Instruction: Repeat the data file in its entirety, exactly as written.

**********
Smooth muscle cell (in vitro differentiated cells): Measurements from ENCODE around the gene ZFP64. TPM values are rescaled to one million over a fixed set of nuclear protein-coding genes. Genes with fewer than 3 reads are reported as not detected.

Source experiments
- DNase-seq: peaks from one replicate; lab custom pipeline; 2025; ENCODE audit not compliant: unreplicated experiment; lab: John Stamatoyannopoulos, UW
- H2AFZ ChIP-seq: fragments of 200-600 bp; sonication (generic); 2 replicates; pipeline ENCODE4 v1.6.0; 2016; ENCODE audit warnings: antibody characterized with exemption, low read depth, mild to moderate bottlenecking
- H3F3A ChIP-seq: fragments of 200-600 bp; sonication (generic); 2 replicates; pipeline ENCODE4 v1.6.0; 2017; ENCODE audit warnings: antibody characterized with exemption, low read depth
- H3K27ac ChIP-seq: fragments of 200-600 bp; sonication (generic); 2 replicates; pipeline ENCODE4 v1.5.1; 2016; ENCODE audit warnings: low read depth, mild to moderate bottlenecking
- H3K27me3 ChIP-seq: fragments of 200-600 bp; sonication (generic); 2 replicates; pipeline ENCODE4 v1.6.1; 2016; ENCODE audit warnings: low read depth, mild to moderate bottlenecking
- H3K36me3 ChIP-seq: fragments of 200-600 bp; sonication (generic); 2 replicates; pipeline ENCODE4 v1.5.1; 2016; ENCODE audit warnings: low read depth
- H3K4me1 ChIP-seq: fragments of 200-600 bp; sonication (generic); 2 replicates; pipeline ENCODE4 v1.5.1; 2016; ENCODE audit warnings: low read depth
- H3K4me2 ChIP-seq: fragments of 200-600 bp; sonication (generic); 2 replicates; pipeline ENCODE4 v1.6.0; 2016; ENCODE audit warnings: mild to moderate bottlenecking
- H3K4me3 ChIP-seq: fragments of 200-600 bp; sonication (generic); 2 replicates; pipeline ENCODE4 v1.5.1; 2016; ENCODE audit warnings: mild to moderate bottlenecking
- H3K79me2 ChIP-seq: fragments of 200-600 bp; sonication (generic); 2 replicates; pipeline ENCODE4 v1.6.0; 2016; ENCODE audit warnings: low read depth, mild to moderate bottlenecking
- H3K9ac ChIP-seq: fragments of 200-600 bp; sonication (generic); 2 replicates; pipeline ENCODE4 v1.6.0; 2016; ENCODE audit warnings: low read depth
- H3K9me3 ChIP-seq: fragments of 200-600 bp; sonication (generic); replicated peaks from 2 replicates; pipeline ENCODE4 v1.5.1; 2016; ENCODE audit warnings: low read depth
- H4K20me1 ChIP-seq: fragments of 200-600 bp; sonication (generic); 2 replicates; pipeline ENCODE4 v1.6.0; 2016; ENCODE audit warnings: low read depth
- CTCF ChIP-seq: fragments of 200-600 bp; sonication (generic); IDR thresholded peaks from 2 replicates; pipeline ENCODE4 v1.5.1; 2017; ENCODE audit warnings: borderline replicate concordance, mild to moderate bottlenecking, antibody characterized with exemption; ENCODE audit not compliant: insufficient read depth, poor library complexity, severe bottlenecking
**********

Smooth muscle cell (in vitro differentiated cells): Measurements from ENCODE around the gene ZFP64. TPM values are rescaled to one million over a fixed set of nuclear protein-coding genes. Genes with fewer than 3 reads are reported as not detected.

Source experiments
- DNase-seq: peaks from one replicate; lab custom pipeline; 2025; ENCODE audit not compliant: unreplicated experiment; lab: John Stamatoyannopoulos, UW
- H2AFZ ChIP-seq: fragments of 200-600 bp; sonication (generic); 2 replicates; pipeline ENCODE4 v1.6.0; 2016; ENCODE audit warnings: antibody characterized with exemption, low read depth, mild to moderate bottlenecking
- H3F3A ChIP-seq: fragments of 200-600 bp; sonication (generic); 2 replicates; pipeline ENCODE4 v1.6.0; 2017; ENCODE audit warnings: antibody characterized with exemption, low read depth
- H3K27ac ChIP-seq: fragments of 200-600 bp; sonication (generic); 2 replicates; pipeline ENCODE4 v1.5.1; 2016; ENCODE audit warnings: low read depth, mild to moderate bottlenecking
- H3K27me3 ChIP-seq: fragments of 200-600 bp; sonication (generic); 2 replicates; pipeline ENCODE4 v1.6.1; 2016; ENCODE audit warnings: low read depth, mild to moderate bottlenecking
- H3K36me3 ChIP-seq: fragments of 200-600 bp; sonication (generic); 2 replicates; pipeline ENCODE4 v1.5.1; 2016; ENCODE audit warnings: low read depth
- H3K4me1 ChIP-seq: fragments of 200-600 bp; sonication (generic); 2 replicates; pipeline ENCODE4 v1.5.1; 2016; ENCODE audit warnings: low read depth
- H3K4me2 ChIP-seq: fragments of 200-600 bp; sonication (generic); 2 replicates; pipeline ENCODE4 v1.6.0; 2016; ENCODE audit warnings: mild to moderate bottlenecking
- H3K4me3 ChIP-seq: fragments of 200-600 bp; sonication (generic); 2 replicates; pipeline ENCODE4 v1.5.1; 2016; ENCODE audit warnings: mild to moderate bottlenecking
- H3K79me2 ChIP-seq: fragments of 200-600 bp; sonication (generic); 2 replicates; pipeline ENCODE4 v1.6.0; 2016; ENCODE audit warnings: low read depth, mild to moderate bottlenecking
- H3K9ac ChIP-seq: fragments of 200-600 bp; sonication (generic); 2 replicates; pipeline ENCODE4 v1.6.0; 2016; ENCODE audit warnings: low read depth
- H3K9me3 ChIP-seq: fragments of 200-600 bp; sonication (generic); replicated peaks from 2 replicates; pipeline ENCODE4 v1.5.1; 2016; ENCODE audit warnings: low read depth
- H4K20me1 ChIP-seq: fragments of 200-600 bp; sonication (generic); 2 replicates; pipeline ENCODE4 v1.6.0; 2016; ENCODE audit warnings: low read depth
- CTCF ChIP-seq: fragments of 200-600 bp; sonication (generic); IDR thresholded peaks from 2 replicates; pipeline ENCODE4 v1.5.1; 2017; ENCODE audit warnings: borderline replicate concordance, mild to moderate bottlenecking, antibody characterized with exemption; ENCODE audit not compliant: insufficient read depth, poor library complexity, severe bottlenecking